The Amp Before Modification. I drew the following schematic from this amp before its modification:



Notice that the user's sweaty hands are separated from one side of the 120 VAC line merely by a 68K-ohm resistor and a parallel 0.05-microfarad capacitor. A short in either of these components could be fatal to a grounded user. The only component transformer-isolated from the power line was the heater of the 12AU6 preamp tube. This was necessary to avoid exceeding the 12AU6's specified maximum average heater-to-cathode potential of 100 V. (Either orientation of the non-polarized plug is possible--and users could experiment to find the lowest-hum orientation. One orientation would give a heater-to-cathode potential of 120 V without this small transformer).

Aside from the 12AU6 preamp tube, the only other active device in the model 1430's audio signal path is a 50C5 pentode used as a single-ended (class A) power amplifier. The output transformer was physically attached to the original 6-inch speaker, old radio-style. On disconnecting the secondary and testing the amp into a 4-ohm resistive dummy load, I rated this amp at about 1.25 W maximum power before soft-clipping. The speaker itself was in poor condition due mainly to a rotted surround, but it still "worked." There was quite audible continuous background hum, but I could make most of that go away by clipping extra filter capacitors in parallel with the old filter capacitors. However, low-level signals were audibly modulated at 60 Hz, which made the decay envelope of notes sound bad. (Adjusting the trimmer capacitor at the second grid of the 12AU6 had no effect. If anyone out there knows what this trimmer was supposed to do, please email me and I'll post it here so we can all learn something



The bottom part of this schematic represents the "isolation module," which includes two separate power transformers: a 50 V-A 1:1 line isolation transformer for the high voltage circuit and a 25 V, 2A filament transformer for the heater circuit. I used a voltage-multiplying rectifier and wired the heaters in series-parallel, with 47.5 VDC across the heater network under load. I simplified the audio circuit, basing it on the Harmony H-303A, which uses the same pentodes as the Silvertone 1430 but has an isolated power supply. I replaced all three tube sockets with ceramic types and included a shield on the preamp tube. I detached the output transformer from the original 6-inch speaker and re-installed it inside the chassis where the 12AU6 heater isolation transformer used to be (it is the same physical size). I replaced the speaker with a new 6" 4-ohm unit from Jensen's "Mod" series.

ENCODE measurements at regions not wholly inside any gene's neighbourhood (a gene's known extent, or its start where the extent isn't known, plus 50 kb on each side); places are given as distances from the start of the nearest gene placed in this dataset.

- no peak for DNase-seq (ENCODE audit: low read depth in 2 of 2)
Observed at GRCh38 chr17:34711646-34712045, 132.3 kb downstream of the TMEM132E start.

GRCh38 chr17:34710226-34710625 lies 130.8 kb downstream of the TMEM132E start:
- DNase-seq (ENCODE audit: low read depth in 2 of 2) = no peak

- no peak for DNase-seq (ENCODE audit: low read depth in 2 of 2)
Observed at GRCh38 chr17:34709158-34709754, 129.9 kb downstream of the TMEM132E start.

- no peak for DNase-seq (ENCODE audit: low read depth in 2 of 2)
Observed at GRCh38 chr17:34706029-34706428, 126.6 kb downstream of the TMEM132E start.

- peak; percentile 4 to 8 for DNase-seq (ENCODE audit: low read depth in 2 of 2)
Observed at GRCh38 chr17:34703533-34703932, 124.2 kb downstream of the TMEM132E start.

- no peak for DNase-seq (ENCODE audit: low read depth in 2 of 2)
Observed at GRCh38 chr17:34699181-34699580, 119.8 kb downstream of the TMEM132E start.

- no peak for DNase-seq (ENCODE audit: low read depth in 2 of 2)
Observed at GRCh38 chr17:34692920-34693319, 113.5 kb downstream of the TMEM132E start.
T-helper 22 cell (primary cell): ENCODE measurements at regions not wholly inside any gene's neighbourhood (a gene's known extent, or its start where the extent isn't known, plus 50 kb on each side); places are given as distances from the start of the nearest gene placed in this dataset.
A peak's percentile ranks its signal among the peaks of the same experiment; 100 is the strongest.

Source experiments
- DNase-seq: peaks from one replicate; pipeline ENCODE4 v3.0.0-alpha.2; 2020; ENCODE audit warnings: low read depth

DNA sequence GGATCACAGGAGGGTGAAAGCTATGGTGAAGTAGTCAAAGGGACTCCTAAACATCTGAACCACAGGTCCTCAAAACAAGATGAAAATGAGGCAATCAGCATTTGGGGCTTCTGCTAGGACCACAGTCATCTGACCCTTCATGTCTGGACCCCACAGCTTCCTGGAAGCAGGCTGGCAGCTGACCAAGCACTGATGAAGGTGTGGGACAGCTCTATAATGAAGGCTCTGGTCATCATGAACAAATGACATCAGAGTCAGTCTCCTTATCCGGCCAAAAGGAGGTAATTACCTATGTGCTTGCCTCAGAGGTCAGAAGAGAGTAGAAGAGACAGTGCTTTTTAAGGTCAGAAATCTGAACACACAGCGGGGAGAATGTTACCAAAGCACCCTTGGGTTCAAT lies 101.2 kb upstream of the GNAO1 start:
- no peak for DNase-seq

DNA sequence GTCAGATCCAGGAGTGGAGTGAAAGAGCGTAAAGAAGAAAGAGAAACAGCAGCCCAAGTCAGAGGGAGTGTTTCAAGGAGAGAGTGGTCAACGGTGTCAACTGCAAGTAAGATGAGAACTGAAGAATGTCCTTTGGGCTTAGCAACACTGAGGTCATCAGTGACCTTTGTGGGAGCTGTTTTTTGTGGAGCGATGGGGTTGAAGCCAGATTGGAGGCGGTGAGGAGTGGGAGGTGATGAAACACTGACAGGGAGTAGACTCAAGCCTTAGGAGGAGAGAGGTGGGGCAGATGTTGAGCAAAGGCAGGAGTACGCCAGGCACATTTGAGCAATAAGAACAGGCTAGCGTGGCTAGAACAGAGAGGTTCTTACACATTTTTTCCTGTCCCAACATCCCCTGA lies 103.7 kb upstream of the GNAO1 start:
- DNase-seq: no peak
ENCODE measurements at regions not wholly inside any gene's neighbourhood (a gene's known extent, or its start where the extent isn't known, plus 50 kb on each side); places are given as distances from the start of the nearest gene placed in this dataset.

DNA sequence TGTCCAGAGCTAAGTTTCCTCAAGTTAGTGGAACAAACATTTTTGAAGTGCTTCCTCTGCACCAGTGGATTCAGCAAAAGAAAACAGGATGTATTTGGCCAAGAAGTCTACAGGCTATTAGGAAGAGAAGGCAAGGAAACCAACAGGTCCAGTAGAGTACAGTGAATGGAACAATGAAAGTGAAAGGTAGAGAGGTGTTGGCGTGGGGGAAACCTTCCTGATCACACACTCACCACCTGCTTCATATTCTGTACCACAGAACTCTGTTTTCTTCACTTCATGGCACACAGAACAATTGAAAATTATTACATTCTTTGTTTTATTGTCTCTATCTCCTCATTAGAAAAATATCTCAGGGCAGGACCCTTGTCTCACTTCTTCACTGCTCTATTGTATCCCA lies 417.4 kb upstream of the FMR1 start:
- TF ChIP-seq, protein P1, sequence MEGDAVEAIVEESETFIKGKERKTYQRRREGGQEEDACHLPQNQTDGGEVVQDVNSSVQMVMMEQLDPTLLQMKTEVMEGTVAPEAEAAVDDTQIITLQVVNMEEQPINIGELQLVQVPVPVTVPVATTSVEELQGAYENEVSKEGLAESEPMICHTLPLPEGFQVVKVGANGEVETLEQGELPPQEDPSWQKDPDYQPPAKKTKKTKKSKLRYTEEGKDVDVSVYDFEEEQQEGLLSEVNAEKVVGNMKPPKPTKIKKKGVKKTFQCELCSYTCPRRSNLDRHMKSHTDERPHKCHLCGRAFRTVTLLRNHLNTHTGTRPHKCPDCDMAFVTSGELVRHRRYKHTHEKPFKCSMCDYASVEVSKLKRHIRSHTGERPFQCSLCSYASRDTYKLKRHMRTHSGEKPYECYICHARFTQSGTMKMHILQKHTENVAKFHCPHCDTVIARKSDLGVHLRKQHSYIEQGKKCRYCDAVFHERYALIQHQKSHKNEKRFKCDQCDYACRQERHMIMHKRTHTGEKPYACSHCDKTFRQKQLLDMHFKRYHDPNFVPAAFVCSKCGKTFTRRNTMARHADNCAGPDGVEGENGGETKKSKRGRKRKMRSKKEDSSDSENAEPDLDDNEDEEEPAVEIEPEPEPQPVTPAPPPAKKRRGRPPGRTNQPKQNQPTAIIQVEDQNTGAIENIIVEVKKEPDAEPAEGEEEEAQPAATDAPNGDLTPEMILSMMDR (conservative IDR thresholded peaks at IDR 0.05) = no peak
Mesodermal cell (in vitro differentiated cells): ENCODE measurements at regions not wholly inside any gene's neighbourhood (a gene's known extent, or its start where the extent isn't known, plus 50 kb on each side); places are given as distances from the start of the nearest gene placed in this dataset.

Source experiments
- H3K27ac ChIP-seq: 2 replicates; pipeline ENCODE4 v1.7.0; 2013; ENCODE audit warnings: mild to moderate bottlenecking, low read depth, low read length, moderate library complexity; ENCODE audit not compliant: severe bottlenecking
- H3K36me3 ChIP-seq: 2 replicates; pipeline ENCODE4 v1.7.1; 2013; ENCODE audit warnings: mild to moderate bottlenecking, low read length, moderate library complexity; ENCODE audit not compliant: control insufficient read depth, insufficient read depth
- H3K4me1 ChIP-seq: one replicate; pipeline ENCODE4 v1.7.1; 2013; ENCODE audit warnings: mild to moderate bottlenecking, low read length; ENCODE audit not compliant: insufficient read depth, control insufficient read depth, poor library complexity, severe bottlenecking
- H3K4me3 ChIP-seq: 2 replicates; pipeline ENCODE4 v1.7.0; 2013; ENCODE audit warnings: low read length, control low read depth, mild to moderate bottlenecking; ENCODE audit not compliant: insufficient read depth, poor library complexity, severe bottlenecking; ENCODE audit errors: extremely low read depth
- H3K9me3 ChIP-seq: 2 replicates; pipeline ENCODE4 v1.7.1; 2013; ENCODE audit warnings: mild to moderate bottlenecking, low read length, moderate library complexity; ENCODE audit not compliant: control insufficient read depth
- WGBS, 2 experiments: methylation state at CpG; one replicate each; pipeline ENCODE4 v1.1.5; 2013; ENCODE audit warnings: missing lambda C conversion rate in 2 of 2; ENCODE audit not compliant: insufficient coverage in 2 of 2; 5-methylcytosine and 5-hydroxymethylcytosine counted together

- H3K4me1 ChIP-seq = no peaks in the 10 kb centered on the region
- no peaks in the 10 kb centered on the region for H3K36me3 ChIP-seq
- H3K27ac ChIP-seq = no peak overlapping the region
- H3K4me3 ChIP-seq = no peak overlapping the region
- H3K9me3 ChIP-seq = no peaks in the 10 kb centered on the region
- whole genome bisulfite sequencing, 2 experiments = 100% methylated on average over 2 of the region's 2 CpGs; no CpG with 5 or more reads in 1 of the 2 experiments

The amp now has very little background hum, and a bright responsive tone with beautiful clean ring-outs. Here is a link to more photos of the modified Silvertone 1430.

The model 1430 is the same amp as my 1451.
I will try to post the schematics.

PostPosted: Sat Jan 13, 2007 11:38 pm
by Jaybird803
Image
[/img]http://demont.net/harmony/myharmonies/Jaybird/1430plain.jpg

Schematics for project

PostPosted: Sat Jan 13, 2007 11:39 pm
by Jaybird803
Image

Origional unmodded schematic

PostPosted: Sat Nov 17, 2007 7:28 pm
by Jaybird803
After struggling several times with this amp, trying to install an isolation transformer for the whole circuit, with no success, I gutted the thing. Next I rebuilt it with a power transformer, 6x4 rectifier, el84 power tube, and a 12ax7 preamp. The design is pretty much a Kalamazoo model 1 with a Champ 8 ohm triode OT. I now have a safe, quiet, and very tonefull little harp amp in a classic silvertone cabinet. The amp is not much larger than a lunchbox, but the 5 watts out of the 8" Arkady speaker says WOW. I hope to post some pics of the project.

PostPosted: Sat Nov 17, 2007 8:36 pm
by jeffl
Cool Jaybird! Nothing like one of those "What the hell is that...?" amps.